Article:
Doing this all over HTTP has huge advantages, despite the network overhead. For example, the tiles used in the examples above are all requested from tile.openstreetmap.us, which happens to make use of Fastly’s caching CDN to ease traffic load on the OSM-US server. Running your own caching proxy to bring it all closer seems more trivial than learning how to set up Postgres.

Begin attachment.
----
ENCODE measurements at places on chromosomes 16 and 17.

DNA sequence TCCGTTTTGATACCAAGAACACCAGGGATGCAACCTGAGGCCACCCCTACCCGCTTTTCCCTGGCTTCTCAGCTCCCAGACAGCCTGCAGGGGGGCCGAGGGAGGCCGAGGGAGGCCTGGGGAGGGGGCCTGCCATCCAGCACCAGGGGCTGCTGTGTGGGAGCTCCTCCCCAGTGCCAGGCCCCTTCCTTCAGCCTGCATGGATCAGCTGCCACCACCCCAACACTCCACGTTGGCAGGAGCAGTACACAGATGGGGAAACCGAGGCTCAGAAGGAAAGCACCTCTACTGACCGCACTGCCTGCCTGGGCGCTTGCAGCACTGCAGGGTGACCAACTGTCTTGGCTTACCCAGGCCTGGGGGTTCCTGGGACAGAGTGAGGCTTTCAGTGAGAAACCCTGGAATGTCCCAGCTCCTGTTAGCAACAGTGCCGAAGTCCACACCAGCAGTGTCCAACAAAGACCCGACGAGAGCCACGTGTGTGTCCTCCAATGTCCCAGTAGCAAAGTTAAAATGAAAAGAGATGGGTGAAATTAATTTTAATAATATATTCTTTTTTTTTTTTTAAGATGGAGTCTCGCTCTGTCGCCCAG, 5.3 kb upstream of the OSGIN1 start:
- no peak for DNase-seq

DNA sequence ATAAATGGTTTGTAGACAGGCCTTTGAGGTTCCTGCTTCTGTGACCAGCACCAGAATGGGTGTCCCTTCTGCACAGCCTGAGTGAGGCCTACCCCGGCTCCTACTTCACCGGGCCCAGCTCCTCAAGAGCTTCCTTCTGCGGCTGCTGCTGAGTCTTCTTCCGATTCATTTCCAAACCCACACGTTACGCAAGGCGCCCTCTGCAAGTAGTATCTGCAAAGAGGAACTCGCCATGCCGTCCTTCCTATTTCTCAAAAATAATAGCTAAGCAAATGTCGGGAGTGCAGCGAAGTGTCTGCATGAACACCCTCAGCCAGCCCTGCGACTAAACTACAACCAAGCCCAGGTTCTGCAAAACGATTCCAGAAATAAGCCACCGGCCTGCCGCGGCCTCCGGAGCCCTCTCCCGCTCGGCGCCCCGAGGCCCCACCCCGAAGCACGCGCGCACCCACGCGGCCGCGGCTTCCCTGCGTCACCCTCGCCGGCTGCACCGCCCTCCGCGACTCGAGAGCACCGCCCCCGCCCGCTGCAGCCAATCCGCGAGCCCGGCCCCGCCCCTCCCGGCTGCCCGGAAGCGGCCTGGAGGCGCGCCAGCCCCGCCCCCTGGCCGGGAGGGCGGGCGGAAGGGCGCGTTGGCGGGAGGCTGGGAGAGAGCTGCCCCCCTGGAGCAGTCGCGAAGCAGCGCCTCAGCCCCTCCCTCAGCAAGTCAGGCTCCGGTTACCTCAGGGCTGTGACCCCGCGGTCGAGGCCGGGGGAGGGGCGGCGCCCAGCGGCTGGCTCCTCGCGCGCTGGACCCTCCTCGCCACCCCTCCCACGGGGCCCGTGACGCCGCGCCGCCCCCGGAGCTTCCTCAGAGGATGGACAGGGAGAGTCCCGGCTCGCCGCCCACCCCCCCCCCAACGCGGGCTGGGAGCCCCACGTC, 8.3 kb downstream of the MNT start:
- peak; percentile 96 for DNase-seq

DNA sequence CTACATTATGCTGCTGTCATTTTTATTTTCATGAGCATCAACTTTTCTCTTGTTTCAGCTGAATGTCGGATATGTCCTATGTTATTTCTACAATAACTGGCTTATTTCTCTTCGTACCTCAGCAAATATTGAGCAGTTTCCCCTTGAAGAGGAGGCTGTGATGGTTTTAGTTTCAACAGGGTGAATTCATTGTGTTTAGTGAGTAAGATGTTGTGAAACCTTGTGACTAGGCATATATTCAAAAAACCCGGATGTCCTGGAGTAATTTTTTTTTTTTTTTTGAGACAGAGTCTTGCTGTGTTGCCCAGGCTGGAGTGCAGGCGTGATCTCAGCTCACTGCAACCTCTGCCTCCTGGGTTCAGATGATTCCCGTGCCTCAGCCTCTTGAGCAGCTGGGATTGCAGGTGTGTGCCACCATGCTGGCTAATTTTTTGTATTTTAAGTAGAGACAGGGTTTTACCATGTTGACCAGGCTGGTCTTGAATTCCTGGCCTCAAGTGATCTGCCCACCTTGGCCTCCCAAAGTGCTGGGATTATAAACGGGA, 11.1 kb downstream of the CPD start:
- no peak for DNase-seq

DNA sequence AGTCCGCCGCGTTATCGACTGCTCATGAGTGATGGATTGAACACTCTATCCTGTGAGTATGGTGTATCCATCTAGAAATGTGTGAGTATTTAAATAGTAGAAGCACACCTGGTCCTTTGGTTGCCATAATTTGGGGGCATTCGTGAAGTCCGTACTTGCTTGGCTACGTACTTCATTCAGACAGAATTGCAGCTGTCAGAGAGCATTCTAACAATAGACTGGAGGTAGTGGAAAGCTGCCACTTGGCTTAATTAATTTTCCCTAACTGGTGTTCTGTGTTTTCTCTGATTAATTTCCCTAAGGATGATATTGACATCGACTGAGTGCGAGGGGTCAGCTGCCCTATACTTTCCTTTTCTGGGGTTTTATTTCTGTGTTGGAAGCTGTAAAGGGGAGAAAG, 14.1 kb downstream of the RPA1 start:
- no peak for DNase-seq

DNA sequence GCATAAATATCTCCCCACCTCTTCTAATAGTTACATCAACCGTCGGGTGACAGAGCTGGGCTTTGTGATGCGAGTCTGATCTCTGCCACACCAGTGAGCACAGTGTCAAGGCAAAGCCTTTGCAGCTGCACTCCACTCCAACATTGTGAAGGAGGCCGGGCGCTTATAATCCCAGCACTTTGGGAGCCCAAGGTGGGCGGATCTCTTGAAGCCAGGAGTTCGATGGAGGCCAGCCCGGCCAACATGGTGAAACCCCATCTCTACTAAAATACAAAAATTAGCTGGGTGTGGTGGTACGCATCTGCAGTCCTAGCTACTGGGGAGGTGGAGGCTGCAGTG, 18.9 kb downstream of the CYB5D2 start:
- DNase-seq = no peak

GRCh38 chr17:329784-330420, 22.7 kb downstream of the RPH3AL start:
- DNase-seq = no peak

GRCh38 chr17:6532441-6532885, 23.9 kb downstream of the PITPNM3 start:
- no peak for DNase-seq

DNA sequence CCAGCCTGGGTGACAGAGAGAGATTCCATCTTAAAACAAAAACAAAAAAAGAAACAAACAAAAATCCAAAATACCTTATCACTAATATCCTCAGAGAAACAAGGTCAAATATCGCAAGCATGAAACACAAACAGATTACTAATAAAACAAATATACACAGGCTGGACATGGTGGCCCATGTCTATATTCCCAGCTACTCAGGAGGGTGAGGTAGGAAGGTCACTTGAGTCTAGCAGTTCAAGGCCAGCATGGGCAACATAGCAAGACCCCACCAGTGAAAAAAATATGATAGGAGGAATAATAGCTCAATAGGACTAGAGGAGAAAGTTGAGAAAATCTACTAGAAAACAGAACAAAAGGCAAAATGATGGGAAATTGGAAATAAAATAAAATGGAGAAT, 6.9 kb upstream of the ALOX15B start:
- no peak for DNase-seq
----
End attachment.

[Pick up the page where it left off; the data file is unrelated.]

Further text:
Overall, I think VecTiles and MVT offer a compelling way to use Mapnik or Tile Mill with no local datastore. The test tiles I’m working with are served from OSM-US Foundation supported hardware, where Ian Dees and others have ensured an up-to-date database. It should be possible to take advantage of OpenStreetMap for cartography without learning to be a database hero.

Since you’ve read this far, here’s the Mario Kart Rainbow Road edition of WebGL maps that uses these tiles: